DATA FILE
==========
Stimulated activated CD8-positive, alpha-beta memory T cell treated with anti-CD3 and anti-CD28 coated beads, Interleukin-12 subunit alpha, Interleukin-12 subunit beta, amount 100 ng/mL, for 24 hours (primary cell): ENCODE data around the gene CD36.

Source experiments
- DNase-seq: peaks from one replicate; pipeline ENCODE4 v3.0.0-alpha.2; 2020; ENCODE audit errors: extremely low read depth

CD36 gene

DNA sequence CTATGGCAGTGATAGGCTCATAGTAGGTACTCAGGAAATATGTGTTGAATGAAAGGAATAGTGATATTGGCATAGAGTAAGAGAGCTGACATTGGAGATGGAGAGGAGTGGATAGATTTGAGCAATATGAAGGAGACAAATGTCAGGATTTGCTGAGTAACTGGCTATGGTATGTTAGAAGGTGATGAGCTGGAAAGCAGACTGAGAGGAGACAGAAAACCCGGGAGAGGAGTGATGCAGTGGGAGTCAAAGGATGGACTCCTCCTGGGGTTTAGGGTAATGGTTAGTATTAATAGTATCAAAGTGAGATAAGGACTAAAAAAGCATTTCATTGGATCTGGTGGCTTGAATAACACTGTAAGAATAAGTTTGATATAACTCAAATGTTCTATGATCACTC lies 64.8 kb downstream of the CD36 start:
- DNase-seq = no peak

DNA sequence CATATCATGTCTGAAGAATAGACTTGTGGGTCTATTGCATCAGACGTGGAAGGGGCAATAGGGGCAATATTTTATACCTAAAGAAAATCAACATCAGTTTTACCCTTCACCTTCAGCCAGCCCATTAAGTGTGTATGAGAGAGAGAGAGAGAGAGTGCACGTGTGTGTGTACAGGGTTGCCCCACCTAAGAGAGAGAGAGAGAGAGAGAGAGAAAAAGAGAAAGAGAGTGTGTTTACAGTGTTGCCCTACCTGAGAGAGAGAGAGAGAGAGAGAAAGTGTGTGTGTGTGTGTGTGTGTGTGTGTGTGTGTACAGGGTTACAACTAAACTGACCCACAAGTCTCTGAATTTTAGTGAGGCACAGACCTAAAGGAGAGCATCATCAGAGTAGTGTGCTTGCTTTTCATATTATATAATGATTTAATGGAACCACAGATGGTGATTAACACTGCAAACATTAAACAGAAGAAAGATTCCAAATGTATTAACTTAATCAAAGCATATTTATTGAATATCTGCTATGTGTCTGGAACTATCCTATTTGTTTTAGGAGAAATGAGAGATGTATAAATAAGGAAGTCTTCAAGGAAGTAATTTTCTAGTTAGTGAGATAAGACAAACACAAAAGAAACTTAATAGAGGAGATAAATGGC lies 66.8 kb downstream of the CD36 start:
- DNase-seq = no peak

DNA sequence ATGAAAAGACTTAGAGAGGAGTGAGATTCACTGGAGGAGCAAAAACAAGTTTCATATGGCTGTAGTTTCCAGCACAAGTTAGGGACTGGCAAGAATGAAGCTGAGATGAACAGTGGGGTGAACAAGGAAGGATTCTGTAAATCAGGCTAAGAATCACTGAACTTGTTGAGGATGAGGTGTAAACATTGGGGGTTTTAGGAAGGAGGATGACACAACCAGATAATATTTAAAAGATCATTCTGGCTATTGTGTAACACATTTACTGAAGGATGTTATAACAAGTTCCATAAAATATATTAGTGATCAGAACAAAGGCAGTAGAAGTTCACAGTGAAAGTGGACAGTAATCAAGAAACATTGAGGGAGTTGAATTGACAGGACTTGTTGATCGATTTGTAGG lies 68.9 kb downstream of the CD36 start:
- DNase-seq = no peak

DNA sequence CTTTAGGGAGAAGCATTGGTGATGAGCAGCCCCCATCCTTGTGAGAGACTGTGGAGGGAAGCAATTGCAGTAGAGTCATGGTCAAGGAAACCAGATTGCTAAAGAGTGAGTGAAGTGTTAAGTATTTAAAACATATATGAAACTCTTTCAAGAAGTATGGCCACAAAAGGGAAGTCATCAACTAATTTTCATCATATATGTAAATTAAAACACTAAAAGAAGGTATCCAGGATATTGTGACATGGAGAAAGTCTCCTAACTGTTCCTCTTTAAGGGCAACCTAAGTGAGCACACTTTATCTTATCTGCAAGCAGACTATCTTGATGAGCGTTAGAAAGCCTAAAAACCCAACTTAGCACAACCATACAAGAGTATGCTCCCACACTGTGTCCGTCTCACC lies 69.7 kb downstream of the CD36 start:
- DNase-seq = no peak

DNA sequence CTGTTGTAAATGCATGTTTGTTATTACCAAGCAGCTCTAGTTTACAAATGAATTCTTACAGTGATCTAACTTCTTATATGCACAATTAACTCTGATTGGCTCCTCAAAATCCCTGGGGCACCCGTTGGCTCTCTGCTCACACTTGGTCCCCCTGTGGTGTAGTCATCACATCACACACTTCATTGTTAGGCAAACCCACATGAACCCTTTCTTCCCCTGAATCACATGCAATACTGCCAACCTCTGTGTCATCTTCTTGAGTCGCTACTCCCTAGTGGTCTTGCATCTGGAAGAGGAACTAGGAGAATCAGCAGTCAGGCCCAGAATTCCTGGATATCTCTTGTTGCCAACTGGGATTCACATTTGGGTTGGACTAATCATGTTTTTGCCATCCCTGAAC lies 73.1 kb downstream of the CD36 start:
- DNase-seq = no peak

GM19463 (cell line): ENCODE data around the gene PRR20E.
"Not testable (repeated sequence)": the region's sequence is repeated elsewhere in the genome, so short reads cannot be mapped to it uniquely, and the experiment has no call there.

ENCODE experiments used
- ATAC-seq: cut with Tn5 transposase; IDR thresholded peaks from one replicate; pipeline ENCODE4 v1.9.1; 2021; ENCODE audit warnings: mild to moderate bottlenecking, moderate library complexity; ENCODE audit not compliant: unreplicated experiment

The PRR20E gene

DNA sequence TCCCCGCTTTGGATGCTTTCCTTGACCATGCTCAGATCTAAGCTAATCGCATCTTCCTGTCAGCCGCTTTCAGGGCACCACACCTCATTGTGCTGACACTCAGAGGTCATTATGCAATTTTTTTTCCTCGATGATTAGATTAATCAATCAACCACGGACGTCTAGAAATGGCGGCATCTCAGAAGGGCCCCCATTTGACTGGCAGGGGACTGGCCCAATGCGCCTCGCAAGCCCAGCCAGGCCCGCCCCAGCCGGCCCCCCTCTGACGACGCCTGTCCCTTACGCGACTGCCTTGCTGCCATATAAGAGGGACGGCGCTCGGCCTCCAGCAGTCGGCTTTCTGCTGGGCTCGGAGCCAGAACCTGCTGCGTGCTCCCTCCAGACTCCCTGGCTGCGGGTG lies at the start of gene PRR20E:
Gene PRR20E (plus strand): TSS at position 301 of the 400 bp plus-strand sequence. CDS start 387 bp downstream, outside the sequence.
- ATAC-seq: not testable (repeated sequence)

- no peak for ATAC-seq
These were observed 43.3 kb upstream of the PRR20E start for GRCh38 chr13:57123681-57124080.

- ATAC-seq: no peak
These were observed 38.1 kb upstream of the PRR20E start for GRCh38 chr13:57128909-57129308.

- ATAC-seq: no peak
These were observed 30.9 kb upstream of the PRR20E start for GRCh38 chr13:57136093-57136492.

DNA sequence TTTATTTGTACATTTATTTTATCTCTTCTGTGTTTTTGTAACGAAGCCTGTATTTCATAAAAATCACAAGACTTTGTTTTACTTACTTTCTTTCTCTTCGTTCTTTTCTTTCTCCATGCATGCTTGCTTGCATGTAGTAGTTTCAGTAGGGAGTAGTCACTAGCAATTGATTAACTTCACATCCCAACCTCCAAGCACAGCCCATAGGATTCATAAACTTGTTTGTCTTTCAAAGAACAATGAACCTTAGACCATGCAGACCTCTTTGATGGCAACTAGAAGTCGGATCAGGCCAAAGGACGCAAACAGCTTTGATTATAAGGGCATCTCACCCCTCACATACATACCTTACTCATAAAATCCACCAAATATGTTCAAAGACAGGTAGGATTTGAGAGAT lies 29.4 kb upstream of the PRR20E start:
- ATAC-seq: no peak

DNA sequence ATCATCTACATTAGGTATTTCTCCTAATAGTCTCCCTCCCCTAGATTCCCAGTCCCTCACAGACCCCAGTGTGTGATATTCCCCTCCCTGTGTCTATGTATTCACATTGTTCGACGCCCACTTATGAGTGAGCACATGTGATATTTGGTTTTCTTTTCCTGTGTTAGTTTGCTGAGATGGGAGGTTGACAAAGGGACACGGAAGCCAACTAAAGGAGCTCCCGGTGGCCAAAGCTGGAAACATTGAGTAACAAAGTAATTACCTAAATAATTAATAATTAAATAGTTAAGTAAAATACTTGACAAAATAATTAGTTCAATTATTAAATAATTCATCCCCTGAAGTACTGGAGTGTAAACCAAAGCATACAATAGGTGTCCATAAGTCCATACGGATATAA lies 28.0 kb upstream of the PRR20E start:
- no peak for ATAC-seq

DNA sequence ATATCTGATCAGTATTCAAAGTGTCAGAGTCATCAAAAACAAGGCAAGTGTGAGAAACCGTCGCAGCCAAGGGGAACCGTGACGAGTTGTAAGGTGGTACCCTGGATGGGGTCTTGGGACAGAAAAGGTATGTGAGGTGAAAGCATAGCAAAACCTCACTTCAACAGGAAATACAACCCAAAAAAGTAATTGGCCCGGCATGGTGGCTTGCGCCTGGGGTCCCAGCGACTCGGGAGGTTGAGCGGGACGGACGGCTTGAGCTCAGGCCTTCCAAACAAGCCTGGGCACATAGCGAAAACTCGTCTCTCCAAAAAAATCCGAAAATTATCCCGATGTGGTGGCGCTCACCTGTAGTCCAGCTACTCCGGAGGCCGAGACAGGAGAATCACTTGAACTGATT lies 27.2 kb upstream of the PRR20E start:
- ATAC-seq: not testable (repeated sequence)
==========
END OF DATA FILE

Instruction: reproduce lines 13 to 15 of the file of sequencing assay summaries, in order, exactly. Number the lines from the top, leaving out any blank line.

DNA sequence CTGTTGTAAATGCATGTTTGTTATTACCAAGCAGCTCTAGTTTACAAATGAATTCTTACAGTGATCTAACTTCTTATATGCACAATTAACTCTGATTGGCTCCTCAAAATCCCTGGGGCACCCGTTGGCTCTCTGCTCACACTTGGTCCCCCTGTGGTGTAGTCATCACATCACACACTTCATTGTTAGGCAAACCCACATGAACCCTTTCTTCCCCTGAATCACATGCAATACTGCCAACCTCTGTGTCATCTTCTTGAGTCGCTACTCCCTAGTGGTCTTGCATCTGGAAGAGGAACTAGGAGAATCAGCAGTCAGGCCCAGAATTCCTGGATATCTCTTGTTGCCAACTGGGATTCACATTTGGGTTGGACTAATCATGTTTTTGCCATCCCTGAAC lies 73.1 kb downstream of the CD36 start:
- DNase-seq = no peak

GM19463 (cell line): ENCODE data around the gene PRR20E.